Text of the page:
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Carey, NYPA President, Urges Measures to Protect Environment, Save Oil

Stephen Shoenholz


NEW YORK—New York Power Authority (NYPA) President and Chief Executive Officer Timothy S. Carey called Tuesday night for aggressive efforts to develop environmentally compatible “green” buildings and to promote energy efficiency and clean energy sources.

“We must identify and develop the technologies that will best enable us to cut our dependence on foreign oil, to combat global warming and other threats to our environment and to assure the reliable, affordable energy needed to fuel economic growth,” Carey said in a speech to the New York Chapter of the Association of Energy Engineers.

“These are, of course, national and international issues,” Carey told the audience at the New York Academy of Science. “But I believe that New York State is well positioned to play a key role in addressing them.”

He cited Gov. George E. Pataki’s national leadership in advancing renewable energy, clean transportation and energy efficiency and in “moving aggressively to improve air quality.”  Among projects involving the Power Authority, Carey said, are the governor’s initiative to develop a least one clean-coal power plant in New York State and to use clean, low-cost hydroelectric power to produce hydrogen as a fuel for transportation.

Carey noted that as president and chief executive officer of the Battery Park City Authority in Lower Manhattan, he led a successful effort to create the nation’s first “green” residential high-rise building—The Solaire, at 20 River Terrace. 

“Green buildings must conform to a set of environmental design and performance guidelines established by the U.S. Green Building Council,” he said. “And they come in various shades of green, as arrived at by the Council’s LEED [Leadership in Energy and Environmental Design] rating system.  What they all have in common is an astonishingly low impact on the environment.”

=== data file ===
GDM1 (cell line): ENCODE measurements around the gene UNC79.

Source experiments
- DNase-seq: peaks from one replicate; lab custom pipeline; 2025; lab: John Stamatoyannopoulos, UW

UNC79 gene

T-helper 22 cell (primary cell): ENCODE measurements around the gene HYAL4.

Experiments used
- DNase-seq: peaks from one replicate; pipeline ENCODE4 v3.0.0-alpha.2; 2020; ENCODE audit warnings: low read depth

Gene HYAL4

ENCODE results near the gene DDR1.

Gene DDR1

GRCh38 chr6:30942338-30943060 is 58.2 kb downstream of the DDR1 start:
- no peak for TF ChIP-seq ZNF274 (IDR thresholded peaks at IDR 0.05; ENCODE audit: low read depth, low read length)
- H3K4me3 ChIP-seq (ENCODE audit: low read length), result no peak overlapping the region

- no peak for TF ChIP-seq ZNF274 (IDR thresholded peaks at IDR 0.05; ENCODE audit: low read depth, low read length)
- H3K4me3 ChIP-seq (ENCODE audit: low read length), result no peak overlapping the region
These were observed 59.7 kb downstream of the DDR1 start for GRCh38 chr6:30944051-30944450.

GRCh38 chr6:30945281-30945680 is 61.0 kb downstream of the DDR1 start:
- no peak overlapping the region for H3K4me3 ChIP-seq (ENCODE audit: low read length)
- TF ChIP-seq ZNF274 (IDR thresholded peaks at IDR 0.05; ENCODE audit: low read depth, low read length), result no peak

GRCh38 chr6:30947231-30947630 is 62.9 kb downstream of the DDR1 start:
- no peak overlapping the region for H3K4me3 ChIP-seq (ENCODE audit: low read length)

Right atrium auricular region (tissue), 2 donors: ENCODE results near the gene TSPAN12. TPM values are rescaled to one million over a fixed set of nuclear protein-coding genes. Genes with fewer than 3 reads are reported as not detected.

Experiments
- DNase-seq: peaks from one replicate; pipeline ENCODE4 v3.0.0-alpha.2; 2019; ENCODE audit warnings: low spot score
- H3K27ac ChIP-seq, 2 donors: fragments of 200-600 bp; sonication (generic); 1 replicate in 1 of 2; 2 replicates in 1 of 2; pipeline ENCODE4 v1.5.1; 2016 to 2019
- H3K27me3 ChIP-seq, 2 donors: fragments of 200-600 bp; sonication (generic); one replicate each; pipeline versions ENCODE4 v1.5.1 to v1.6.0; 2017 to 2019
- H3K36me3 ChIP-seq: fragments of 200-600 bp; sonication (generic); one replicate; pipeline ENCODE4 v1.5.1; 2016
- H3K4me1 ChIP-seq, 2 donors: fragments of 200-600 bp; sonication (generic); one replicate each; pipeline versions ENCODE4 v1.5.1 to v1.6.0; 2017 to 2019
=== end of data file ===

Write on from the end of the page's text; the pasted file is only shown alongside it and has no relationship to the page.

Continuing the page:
Carey said he is now directing a project at the Power Authority to win LEED certification for NYPA’s office building in White Plains by improving water efficiency, air purity and other elements of building performance.

“There is enormous potential for quality, economically sound investment in ‘green’ buildings,” he said.

He noted that the Power Authority already has cut annual energy use in the White Plains building by more than 50 percent through a series of energy-efficiency measures, including installation of a new cooling plant, lighting and motors, and a computerized energy management system.

Overall, NYPA has invested more than $900 million in energy-efficiency projects at public buildings throughout the state, saving taxpayers $92 million a year through reduced

energy and maintenance costs, and cutting oil imports by more than 1.5 million barrels annually.  In addition, Carey said, the Power Authority has installed 23 solar photovoltaic projects and 13 fuel cells in various parts of the state, with others pending, and is considering development of several biomass projects.

NYPA is also part of a team working to identify one or more potential sites in the state for private-sector development of coal plants that would be significantly cleaner that conventional coal-burning plants and would feature the capture, or sequestration, of carbon dioxide.

Also under study, Carey said, is a “Hydropower to Hydrogen” project that would use clean hydroelectric power from NYPA’s Niagara Project to produce hydrogen through the electrolysis of water.  The hydrogen would power vehicles running on fuel cells or modified internal combustion engines, helping to clean the air and reduce dependence on foreign oil.

About NYPA:

■    NYPA uses no tax money or state credit.  It finances its operations through the sale of bonds and revenues earned in large part through sales of electricity.  ■    NYPA is a leader in promoting energy-efficiency, new energy technologies and electric transportation initiatives.  ■    It is the nation’s largest state-owned electric utility, with 18 generating facilities in various parts of the state and more than 1,400 circuit-miles of transmission lines.

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